During the course of the hourlong call, the sides take turns asking questions of their counterparts. They discuss trans rights, interracial and interfaith relationships, men’s responsibilities in gender-based violence, Greek life, and school-mandated curfews, a major  issue for female students in India. In an effort to curb sexual assault, strict curfews are imposed only on female students across the country, which impedes both their ability to work on group projects after dark and to have the same normal social lives that male students are afforded.

“There were so many things [the UT students] told me about that don’t even exist at our university,” says Sneha Harsh, a student at Lady Sri Ram College of Delhi University. “They can go out, party, chill, work together. Why is there that difference? We’re all students.”

Despite cultural differences and changes in verbiage (dorms are called “hostels” in India, and hazing is referred to as “ragging”), the students find common ground in their respective fights, their faces lighting up and voices animating as the discussion proceeds.

It’s not just the exchange of ideas that makes this connection worthwhile. Even just seeing people—men, women, students, administrators—gathered together across oceans, borders, and cultural lines struggling with the same inequalities strengthens the resolve of the participants.

“There’s a stigma for men to get involved in India. [It’s] ‘Why would you get involved? That’s a women’s issue.’”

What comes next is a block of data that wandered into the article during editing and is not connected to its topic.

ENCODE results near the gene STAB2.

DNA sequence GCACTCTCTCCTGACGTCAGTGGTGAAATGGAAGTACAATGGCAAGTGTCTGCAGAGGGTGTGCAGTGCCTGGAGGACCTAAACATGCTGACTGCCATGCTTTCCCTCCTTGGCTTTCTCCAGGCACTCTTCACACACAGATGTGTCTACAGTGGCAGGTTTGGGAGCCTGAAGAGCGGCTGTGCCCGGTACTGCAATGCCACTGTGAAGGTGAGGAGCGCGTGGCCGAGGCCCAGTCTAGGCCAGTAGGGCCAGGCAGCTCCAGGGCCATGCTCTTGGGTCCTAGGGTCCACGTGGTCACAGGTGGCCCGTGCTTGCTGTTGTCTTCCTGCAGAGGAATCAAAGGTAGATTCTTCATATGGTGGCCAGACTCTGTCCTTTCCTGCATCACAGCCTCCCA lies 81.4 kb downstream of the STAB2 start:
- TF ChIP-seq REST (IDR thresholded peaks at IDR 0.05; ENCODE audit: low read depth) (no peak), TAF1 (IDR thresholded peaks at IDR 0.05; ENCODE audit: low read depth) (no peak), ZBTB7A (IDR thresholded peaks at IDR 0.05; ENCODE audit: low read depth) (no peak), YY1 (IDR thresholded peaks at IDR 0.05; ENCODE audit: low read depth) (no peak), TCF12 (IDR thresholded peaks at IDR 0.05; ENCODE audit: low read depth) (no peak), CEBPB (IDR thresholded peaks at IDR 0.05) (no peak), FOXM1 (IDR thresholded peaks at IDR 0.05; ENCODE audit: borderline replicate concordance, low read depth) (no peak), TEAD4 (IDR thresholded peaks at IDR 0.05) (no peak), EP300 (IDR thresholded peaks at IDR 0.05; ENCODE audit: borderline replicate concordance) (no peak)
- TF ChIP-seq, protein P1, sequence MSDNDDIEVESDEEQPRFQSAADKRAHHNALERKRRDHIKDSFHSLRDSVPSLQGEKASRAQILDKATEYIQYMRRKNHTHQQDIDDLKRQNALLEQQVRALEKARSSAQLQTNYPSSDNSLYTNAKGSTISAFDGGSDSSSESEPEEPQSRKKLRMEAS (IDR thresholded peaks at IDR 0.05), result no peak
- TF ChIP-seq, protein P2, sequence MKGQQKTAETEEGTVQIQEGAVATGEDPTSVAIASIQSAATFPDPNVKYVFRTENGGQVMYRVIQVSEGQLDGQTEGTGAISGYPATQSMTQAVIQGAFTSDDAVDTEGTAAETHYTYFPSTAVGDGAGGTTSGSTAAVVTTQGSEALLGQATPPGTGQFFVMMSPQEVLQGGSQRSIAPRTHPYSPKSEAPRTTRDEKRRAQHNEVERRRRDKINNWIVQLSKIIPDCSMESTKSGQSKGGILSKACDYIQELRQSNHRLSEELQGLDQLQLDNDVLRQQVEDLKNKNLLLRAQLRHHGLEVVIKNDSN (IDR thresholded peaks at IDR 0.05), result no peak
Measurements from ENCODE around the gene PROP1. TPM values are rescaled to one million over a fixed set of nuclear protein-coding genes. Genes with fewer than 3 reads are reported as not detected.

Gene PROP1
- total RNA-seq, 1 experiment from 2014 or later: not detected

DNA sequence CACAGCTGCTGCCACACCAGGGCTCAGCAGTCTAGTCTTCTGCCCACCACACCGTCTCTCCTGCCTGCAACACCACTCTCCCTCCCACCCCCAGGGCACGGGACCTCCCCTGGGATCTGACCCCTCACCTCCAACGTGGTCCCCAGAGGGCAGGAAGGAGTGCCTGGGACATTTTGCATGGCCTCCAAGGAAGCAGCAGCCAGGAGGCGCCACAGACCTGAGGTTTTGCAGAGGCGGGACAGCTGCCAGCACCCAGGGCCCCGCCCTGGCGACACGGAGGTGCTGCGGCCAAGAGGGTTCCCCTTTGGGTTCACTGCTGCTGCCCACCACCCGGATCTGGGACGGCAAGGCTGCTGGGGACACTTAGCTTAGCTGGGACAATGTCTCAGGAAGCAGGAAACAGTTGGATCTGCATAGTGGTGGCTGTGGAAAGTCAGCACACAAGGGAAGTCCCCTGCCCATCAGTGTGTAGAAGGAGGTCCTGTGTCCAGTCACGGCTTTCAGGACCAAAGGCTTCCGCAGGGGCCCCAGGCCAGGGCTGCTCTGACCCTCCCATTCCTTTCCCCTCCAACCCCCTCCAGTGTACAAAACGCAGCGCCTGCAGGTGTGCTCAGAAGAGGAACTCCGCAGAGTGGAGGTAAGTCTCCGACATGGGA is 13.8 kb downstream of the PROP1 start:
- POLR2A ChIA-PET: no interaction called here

“There’s that Einstein quote that goes, ‘If you can’t explain it simply, you don’t know it well enough,’” White says. “We are forcing ourselves to understand why we’re working so hard. That is one of the surprising benefits.”

On the U.S. side in particular, White is careful to involve other relevant student organizations so that the conversations include every aspect of interpersonal violence from a variety of perspectives. Members from BeVocal can speak to bystander intervention. Student Government officers can outline campus-wide initiatives and priorities. And, in an effort to show that women aren’t in the fight alone, members of the Texas Blazers can show that male allies are needed.

“There’s a stigma for men to get involved in India,” White says. “[It’s] ‘Why would you get involved? That’s a women’s issue.’”

UT senior Justin Atkinson, a member of the Blazers, pitched a collaboration with VAV when he joined the organization his junior year, eventually raising $4,500 for the Survivor’s Fund, helping to host Take Back the Night, and forging a strong and ongoing bond between the two organizations. He says that during the third call with Indian students, the conversation mostly focused on how men figure into creating solutions.